New Wave avatar's debut gets spiffed up for 30th anniversary
After spending the first half of the ’70s fronting underrated roots-rock band Brinsley Schwarz, Nick Lowe morphed into a superhero at the dawn of punk and New Wave. Along with producing
memorable LPs for The Damned, Graham Parker & the Rumour and Elvis Costello, “Basher” (as his mates called him) co-founded archetypal indie label Stiff, for which he threw together his first solo album, joined by members of The Rumour, Ian Dury’s Blockheads, The Attractions and Rockpile (the hotshot combo he started with Dave Edmunds). Exhilarating (“So It Goes,” “Heart Of The City”), cutting-edge (“I Love The Sound Of Breaking Glass,” “36 Inches High”), retro (“Little Hitler”), playful (“Shake And Pop”), cynical (“Music For Money”) and picaresque (“Marie Provost”—who had the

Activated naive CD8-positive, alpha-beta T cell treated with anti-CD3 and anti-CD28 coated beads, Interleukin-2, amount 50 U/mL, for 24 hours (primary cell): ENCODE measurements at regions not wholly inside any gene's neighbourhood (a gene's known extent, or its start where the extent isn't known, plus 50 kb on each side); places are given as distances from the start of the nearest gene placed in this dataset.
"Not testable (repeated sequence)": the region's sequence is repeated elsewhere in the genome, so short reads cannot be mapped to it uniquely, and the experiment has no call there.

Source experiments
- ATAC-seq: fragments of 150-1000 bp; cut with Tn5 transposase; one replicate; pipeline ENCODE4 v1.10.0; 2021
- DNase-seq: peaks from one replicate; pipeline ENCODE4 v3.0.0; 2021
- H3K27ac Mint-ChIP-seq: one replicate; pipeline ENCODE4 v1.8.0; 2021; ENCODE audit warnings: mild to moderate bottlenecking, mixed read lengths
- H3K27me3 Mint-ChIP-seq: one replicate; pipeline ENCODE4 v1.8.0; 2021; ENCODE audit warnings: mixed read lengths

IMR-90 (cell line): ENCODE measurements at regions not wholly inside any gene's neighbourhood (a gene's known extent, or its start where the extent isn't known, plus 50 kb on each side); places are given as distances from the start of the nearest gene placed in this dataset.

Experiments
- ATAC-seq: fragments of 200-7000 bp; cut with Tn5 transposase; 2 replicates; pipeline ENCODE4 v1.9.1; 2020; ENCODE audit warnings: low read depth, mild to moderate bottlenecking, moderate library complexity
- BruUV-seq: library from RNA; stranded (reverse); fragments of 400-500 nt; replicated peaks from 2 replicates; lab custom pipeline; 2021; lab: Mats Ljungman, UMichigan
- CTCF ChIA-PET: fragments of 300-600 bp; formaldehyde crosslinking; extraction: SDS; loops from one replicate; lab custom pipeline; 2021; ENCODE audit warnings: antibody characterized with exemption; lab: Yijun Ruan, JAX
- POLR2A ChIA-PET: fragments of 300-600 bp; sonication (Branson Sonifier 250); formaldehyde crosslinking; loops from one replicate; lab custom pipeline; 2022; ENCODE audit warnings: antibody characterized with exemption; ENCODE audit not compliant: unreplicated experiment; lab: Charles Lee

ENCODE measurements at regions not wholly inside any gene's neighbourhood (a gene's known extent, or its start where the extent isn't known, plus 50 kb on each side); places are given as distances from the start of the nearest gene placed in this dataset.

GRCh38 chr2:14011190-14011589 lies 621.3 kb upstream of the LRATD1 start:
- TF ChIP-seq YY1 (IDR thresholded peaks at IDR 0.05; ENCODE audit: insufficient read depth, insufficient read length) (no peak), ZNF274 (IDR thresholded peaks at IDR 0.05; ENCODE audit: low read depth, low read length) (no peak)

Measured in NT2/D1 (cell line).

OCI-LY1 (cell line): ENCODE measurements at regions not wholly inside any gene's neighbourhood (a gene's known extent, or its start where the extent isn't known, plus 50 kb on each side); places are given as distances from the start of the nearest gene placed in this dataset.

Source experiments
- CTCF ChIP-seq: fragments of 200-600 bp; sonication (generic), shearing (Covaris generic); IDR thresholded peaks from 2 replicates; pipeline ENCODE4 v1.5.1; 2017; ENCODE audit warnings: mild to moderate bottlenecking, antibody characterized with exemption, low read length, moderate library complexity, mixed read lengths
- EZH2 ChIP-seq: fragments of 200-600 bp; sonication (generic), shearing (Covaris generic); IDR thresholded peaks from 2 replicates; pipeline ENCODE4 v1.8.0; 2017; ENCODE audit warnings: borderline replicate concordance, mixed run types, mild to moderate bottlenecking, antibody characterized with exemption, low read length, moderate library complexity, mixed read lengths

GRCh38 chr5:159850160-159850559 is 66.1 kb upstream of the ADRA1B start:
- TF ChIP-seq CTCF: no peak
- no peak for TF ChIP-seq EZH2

misfortune of becoming her own “doggie's dinner”), Jesus of Cool filters the hopped-up energy of 1977 London through Lowe’s quirky genius, and its neon immediacy is undimmed after 30 years. The 10 single sides on the expanded reissue complete this electrifying portrait of a man with his finger in the socket.